Review Summary: What's the matter with your life? Did someone come along and stab your wife?!
After their massive Songs from the Big Chair tour, Curt Smith quit the band and Tears for Fears became a one-man show. Left to his own devices, Roland Orzabal created the album Elemental, a decent album but mediocre compared to the band’s standards. A few years later, Roland released the album Raoul and the Kings of Spain. The album polarized fans and critics alike and became a commercial failure.
Now, the previous album Elemental was a big step backwards, a step in the wrong direction (though it is a decent record, it pales horribly in comparison to the other albums released before it). But this time around, this album is a nice big step in the right direction. In fact, the album is almost as good as their first three albums-The Hurting, Songs from the Big Chair, and Sowing the Seeds of Love; respectively.
The album is a barrage of sound that recreates elements of all of their previous albums: ranging from the ambitious prog rock/hard rock and symphonic arrangements that pervaded The Seeds of Love, the mainstream alternative-rock vibes of Elemental, and the post-rock influences and new-wave grooves pervaded in The Hurting and Songs from the Big Chair. However, it is more often than not that the album sounds more like a stripped-down, more mainstream version of The Seeds of Love, in fact Oleta Adams makes a cameo on the second-to-last song on the album, “Me and My Big Ideas” singing a duet with old Roland.
Lyrically, the album is based around Roland’s Spanish heritage. Although Roland claims the record is not a concept album, he admits that there is a common theme of the values of family.
The title track, kick starts the record with it’s sprawling punk rock groove going from quiet verses and segue back into its loud chorus. Roland’s vocals are top notch with him wailing “Raoul and the King of Spain” in a fierce falsetto showcasing that his vocals are still a force to be reckoned with. Supposedly, the title derives from the fact that Roland was originally named Raoul.
Songs like “Falling Down” follows similar dynamics as the title track, although quieter in comparison.
“Los Reyes Católicos” and its reprise are dreamy interludes with lyrics dealing with the Spaniard’s rule in Christianity and the Church (the title literally translates from Spanish to English: “The Catholic Kings”).
“Humdrum and Humble” sounds like a more rock oriented version of “Sowing the Seeds of Love” with its political lyrics about war and trumpets that sound like something from The Beatles album Magical Mystery Tour.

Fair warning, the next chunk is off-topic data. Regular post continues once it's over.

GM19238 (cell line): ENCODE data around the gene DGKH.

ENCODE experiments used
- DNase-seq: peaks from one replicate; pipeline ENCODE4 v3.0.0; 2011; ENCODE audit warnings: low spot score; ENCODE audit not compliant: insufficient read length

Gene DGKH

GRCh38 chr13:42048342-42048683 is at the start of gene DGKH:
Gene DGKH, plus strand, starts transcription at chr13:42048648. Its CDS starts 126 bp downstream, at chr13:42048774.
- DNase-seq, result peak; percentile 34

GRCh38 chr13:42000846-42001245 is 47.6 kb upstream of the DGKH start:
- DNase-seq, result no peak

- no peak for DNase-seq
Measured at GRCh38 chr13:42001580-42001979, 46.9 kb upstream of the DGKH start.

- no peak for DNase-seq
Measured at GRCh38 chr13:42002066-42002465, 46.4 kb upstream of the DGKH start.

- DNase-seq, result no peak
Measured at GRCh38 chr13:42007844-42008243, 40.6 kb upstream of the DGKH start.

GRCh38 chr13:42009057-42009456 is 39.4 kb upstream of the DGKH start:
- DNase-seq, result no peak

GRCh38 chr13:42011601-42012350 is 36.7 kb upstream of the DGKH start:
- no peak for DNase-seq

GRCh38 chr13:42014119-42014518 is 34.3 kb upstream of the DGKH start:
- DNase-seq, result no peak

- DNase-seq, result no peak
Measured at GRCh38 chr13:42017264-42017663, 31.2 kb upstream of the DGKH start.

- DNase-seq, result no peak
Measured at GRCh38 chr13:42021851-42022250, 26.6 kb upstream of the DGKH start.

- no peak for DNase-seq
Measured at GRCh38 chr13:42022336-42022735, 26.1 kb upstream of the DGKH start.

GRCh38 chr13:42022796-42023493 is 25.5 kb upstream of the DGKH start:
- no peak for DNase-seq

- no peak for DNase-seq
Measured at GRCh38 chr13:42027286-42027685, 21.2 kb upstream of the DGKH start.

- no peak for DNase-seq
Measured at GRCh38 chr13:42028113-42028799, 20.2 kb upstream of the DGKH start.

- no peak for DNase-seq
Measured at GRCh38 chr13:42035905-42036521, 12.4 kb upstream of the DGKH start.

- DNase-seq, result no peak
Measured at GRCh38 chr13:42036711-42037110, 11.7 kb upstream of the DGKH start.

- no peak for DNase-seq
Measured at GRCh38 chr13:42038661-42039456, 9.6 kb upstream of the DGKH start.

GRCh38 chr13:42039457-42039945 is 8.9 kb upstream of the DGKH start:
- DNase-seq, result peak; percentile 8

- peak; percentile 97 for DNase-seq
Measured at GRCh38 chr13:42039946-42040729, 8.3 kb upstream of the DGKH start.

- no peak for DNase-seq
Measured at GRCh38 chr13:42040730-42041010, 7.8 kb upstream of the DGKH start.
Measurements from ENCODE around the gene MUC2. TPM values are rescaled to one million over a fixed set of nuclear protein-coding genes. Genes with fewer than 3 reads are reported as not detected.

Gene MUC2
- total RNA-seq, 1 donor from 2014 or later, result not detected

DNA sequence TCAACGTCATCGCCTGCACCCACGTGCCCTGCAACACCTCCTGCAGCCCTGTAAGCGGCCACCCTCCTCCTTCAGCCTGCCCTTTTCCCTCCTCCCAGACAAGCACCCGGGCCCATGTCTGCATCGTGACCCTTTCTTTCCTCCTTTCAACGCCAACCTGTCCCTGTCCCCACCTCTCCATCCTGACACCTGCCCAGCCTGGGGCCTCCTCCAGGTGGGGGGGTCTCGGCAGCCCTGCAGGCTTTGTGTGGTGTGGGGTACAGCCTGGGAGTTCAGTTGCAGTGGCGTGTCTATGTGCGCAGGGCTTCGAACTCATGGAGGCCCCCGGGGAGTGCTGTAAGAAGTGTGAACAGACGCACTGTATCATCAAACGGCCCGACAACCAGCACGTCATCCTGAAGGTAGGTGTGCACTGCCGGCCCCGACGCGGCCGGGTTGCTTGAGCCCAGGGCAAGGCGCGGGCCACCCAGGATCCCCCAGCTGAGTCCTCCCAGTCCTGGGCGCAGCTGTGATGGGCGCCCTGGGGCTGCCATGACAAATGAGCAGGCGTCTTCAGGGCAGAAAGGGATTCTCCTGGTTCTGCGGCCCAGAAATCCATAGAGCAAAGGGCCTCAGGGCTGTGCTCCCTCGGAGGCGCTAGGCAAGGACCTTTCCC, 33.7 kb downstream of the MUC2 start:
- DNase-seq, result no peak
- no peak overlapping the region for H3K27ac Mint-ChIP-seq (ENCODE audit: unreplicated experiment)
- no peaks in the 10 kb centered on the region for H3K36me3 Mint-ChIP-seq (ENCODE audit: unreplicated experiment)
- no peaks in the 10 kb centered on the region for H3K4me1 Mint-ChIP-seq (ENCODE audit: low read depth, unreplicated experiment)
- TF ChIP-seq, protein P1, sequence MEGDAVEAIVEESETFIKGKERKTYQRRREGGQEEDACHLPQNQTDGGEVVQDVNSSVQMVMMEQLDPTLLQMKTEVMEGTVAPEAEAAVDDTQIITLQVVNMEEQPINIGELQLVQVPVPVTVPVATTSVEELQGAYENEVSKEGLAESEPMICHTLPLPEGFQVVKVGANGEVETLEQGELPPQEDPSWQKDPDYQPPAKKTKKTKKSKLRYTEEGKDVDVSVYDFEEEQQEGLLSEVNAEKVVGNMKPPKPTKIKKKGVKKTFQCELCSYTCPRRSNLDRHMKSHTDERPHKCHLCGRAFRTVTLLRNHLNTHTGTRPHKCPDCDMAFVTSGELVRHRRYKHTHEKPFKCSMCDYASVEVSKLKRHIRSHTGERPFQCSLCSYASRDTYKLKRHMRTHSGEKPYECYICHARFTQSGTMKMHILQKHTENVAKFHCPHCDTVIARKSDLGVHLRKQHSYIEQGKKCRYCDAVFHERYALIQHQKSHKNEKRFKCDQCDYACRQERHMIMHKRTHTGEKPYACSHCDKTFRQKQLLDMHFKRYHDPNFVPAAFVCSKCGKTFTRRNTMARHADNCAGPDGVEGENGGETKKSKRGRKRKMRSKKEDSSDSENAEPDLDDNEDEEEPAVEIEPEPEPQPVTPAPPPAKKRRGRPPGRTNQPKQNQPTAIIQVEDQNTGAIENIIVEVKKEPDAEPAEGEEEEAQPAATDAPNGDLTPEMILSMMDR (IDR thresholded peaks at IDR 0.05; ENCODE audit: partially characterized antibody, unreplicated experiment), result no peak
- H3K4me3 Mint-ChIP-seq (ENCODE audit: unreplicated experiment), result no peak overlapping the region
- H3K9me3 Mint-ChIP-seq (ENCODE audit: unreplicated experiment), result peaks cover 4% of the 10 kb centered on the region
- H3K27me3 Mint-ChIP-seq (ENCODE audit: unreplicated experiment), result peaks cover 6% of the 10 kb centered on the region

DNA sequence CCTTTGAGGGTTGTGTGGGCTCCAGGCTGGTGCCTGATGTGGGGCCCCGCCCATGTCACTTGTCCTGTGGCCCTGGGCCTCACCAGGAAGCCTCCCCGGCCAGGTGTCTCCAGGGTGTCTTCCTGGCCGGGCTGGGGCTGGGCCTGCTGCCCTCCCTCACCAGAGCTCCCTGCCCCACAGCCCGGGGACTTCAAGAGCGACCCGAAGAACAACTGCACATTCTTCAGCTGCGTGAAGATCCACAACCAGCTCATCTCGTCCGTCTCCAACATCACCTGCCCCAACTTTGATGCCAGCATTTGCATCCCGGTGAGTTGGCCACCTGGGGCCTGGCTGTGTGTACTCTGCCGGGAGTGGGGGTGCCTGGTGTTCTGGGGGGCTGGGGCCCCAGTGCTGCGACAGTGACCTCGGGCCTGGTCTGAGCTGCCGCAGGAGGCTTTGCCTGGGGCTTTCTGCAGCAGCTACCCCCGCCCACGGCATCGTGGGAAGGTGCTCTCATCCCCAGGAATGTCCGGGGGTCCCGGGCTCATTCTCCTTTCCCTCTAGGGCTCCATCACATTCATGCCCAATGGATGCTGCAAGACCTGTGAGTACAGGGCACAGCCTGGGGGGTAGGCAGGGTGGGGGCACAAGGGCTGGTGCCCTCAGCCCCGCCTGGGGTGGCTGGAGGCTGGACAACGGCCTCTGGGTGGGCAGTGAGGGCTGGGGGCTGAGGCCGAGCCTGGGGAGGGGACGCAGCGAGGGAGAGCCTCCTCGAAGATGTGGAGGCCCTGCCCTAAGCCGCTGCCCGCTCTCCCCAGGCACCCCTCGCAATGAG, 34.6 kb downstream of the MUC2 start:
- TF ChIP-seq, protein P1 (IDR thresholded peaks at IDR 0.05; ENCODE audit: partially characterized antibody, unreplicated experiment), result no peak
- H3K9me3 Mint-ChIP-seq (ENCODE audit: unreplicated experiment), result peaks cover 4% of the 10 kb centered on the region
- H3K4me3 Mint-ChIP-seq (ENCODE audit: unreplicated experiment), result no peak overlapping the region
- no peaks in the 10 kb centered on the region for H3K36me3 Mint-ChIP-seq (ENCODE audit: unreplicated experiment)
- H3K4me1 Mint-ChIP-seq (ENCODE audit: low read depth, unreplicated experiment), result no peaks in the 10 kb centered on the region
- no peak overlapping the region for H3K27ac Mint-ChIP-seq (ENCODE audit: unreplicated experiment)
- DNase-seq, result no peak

“Sorry” and “Don’t Drink the Water” are some of TFF’s most aggressive tracks to date. “Sorry” is a hilarious, satirical song about a man’s infidelity with nice heavy guitars thrown into the mix. “Don’t Drink the Water” on the other hand takes a more progressive approach; starting off with a car’s tire screeching and an out of place piano, it may unsettle the listener when the distorted guitars break out with Roland singing cryptic lyrics that may be a stab at religion.
However, the album is, of course, without its flaws. “God’s Mistake,” sounds like a half-assed copy and paste of “Everybody wants to Rule the World” and is the clear low point of the album. Ballads like “Secrets” and “I Choose You” may grow a bit boring depending on your mood. However, “Me and My Big Ideas” is one of Tears For Fears’ best ballads with a breathtaking baroque pop-esque background and Oleta Adams’ soulful vocals.
As a whole, Raoul and the Kings of Spain is a respectable effort from the remaining TFF member, Roland Orzabal that almost lives up to their first three albums as well as an admirable effort that TFF fans can appreciate as a comeback from the deviation in their last album.
Raoul and the Kings of Spain~5/5
Sketches of Pain~2.7/5
Los Reyes Católicos~N/A (Interlude)
Humdrum and Humble~3.5/5
I Choose You~⅘
Don’t Drink the Water~5/5
Me and My Big Ideas~4.9/5
Los Reyes Católicos~4.5/5
Rating outside of TFF’s standards: 4.8
Rating within TFF’s standards: 3.9
Overall rating: 4.35
PS; unlike my previous reviews, this one is serious and constructive criticism is much appreciated (also when I first submitted this review, it skipped to a page where I had to sign in even though I already signed in and then I had to start from square 1 again and tried to rewrite this review as best as I could while sort of rushing due to massive frustration so don’t hate please. And yes, I admit that this review, in general isn’t very good). Also, if I feel up to it, I may attempt to do a review of Elemental.